Parity In The NFL: A Floating Ball
The Parity Balloon
The idea that parity is an integral facet of the National Football League is one that many of the league’s followers often discuss. Roughly speaking, the idea of parity is not that all teams are created equal, but rather the differences between them are less rather than more, that 0-0 at the beginning of September means the field is wide open.
In practical terms, parity is often taken to mean that a) anything can happen on “any given Sunday,” and b) there will always be at least one team that comes out of nowhere to contend. In some quarters, it can be taken to mean that c) everyone finishes in reasonable proximity to 8-8, a bottleneck scenario where the playoff permutations are myriad. The fact that the Oakland Raiders recently defeated the Philadelphia Eagles supports a) and the fact that Denver, Cincinnati and the Saints have followed forgettable performances last year with great starts this season supports b).
But the case for parity this year is much more difficult to make than we have seen for some time. Very little, in fact, supports c). The parity balloon, as I call it, is about to feel the sharp point of a pin. Here’s why: looking at the standings through eight weeks of play, the top five teams in the league have a combined record of 31-4, impressive to say the least. The bottom five teams, conversely, are only a dismal 4-33, a stat made even worse when you consider that all wins by the worst five teams have come against weaker teams, including Tennessee’s drubbing of Jacksonville yesterday. St. Louis beat Detroit, and both Detroit and Kansas City beat the lowly Redskins (or deadskins as a friend calls them.)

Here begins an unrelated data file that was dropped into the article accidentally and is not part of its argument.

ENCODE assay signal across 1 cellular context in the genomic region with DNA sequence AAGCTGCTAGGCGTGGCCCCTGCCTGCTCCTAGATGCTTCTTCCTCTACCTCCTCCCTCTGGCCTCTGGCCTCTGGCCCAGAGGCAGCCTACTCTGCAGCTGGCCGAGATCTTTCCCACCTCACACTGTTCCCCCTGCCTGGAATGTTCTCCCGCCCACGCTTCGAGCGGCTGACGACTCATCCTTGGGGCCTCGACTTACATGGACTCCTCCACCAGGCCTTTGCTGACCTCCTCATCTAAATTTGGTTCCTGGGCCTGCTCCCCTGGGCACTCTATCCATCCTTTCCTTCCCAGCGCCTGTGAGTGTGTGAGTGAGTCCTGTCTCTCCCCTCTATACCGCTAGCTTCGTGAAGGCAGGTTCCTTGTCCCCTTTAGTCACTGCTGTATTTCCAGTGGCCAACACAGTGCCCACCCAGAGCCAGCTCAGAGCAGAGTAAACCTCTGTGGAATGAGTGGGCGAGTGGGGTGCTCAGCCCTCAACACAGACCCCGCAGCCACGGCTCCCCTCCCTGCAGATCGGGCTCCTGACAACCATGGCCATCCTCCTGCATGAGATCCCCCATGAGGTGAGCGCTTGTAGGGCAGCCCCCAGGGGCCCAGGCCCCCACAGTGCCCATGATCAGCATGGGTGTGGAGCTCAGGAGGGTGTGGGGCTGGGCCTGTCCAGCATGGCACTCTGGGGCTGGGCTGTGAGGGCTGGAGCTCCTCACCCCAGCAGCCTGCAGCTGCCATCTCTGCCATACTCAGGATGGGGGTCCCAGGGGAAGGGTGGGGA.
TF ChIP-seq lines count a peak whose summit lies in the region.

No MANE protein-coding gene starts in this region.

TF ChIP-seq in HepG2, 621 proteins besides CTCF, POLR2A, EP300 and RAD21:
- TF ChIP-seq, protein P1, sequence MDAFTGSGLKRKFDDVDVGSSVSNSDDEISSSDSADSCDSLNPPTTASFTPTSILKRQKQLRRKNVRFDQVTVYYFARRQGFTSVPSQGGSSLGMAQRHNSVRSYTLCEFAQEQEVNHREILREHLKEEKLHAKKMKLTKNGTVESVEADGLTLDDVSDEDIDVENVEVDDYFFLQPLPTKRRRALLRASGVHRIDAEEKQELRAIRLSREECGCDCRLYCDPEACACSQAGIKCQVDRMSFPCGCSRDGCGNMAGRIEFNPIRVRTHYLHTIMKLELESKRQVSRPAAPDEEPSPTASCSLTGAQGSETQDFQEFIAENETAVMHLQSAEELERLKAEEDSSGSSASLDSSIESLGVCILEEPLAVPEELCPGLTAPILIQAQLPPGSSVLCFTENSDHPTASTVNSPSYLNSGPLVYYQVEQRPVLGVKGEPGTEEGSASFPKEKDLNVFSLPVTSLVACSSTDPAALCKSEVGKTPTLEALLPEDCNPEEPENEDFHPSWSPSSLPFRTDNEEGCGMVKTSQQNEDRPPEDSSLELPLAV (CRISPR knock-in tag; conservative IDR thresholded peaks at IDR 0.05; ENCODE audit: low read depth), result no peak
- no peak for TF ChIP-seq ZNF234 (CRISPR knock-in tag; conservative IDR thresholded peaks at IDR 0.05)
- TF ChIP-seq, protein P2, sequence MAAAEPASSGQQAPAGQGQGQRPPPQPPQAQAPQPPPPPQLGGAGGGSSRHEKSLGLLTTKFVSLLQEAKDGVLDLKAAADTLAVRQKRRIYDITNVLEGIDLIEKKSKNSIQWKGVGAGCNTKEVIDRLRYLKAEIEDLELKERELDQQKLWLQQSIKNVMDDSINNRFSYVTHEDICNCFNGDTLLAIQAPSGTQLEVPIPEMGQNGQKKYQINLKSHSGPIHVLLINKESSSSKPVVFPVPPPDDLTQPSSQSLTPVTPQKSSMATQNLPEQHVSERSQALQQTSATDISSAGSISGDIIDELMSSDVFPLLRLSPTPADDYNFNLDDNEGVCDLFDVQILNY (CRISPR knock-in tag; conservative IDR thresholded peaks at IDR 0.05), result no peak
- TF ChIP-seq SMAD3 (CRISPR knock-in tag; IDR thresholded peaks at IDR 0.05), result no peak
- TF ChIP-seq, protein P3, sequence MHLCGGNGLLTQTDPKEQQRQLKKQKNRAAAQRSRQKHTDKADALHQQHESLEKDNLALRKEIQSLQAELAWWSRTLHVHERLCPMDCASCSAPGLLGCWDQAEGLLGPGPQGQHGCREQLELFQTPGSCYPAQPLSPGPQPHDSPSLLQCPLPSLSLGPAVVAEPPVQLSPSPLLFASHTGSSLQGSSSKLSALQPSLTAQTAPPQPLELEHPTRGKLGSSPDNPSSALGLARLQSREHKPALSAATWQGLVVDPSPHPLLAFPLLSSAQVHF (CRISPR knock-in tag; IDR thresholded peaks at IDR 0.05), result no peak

Further, the top seven teams in the league have a remarkable combined record of 41-8, whereas the bottom seven tally a meagre 8-44, which includes wins mostly garnered from playing a bottom end team. Basically these teams are bottom-feeders, which is something one is unlikely to consider endearing
Overall, whatever else this may be, it is not parity. Not this year.
What is perhaps even more telling is that in recent weeks, the number of games that were close have dwindled noticeably as the strong seem to get stronger and the weak become more pathetic. Last week, for the first time since week four in 2007, there was only one game decided by less than seven points. Yesterday there were two games decided by less than seven, but not one single game was decided by a field goal. This year as well, the last second game winning field goal is a kind of illusion—another parity balloon that has been lanced.
Yesterday, as with other weeks this season, the strong have victimized the weak in a big way: Dallas crushed Seattle and the Bears mangled Cleveland. Last week, Indianapolis bulldozed St. Louis and New England recently demolished Tennessee by a shocking 59 points. The Chargers, a team that has struggled, still managed to beat the Chiefs by 30 in Arrowhead.
Ultimately, if a case is to be made for parity this year, it can only reflect the teams who are vying for a wildcard spot and who perhaps have an outside shot at their division. These are teams such as Chicago, apparently Green Bay, the Dolphins, Ravens, Jets, and perhaps now the Giants and 49ers. The idea that one of these teams could knock off a top flight team is not unthinkable—Miami has almost done it twice. But almost is not the same thing as actually doing it, and at this point, it does not seem likely that a middling team has the horsepower to make a run January like Arizona did last year.
This year, it seems that not unlike the Yankees in baseball, there is a definite elite class in the NFL. And the idea of league parity is a floating balloon, the kind that just keeps rising until finally it is so far away that it has disappeared from sight.
What is the duplicate article?
Why is this article offensive?
Where is this article plagiarized from?
Why is this article poorly edited?